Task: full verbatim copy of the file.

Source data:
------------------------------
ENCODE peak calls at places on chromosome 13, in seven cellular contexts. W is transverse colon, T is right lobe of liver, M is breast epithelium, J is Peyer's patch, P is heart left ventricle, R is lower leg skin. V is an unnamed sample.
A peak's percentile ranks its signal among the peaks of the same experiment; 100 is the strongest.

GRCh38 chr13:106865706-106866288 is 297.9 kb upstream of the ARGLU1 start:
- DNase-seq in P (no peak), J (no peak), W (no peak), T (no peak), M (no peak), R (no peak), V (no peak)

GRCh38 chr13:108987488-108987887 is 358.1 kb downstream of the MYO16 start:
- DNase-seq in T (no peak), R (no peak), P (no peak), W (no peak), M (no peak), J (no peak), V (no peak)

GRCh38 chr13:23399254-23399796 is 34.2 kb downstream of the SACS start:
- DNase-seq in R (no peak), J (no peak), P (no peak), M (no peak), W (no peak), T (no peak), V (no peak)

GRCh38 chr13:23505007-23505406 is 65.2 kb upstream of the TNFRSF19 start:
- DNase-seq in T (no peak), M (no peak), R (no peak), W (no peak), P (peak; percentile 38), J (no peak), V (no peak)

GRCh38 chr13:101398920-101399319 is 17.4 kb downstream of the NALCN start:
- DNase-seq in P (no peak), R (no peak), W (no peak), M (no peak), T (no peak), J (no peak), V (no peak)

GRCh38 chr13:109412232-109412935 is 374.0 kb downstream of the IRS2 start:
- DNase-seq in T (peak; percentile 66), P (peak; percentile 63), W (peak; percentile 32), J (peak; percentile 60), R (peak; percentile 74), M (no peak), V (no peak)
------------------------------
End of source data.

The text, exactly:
ENCODE peak calls at places on chromosome 13, in seven cellular contexts. W is transverse colon, T is right lobe of liver, M is breast epithelium, J is Peyer's patch, P is heart left ventricle, R is lower leg skin. V is an unnamed sample.
A peak's percentile ranks its signal among the peaks of the same experiment; 100 is the strongest.

GRCh38 chr13:106865706-106866288 is 297.9 kb upstream of the ARGLU1 start:
- DNase-seq in P (no peak), J (no peak), W (no peak), T (no peak), M (no peak), R (no peak), V (no peak)

GRCh38 chr13:108987488-108987887 is 358.1 kb downstream of the MYO16 start:
- DNase-seq in T (no peak), R (no peak), P (no peak), W (no peak), M (no peak), J (no peak), V (no peak)

GRCh38 chr13:23399254-23399796 is 34.2 kb downstream of the SACS start:
- DNase-seq in R (no peak), J (no peak), P (no peak), M (no peak), W (no peak), T (no peak), V (no peak)

GRCh38 chr13:23505007-23505406 is 65.2 kb upstream of the TNFRSF19 start:
- DNase-seq in T (no peak), M (no peak), R (no peak), W (no peak), P (peak; percentile 38), J (no peak), V (no peak)

GRCh38 chr13:101398920-101399319 is 17.4 kb downstream of the NALCN start:
- DNase-seq in P (no peak), R (no peak), W (no peak), M (no peak), T (no peak), J (no peak), V (no peak)

GRCh38 chr13:109412232-109412935 is 374.0 kb downstream of the IRS2 start:
- DNase-seq in T (peak; percentile 66), P (peak; percentile 63), W (peak; percentile 32), J (peak; percentile 60), R (peak; percentile 74), M (no peak), V (no peak)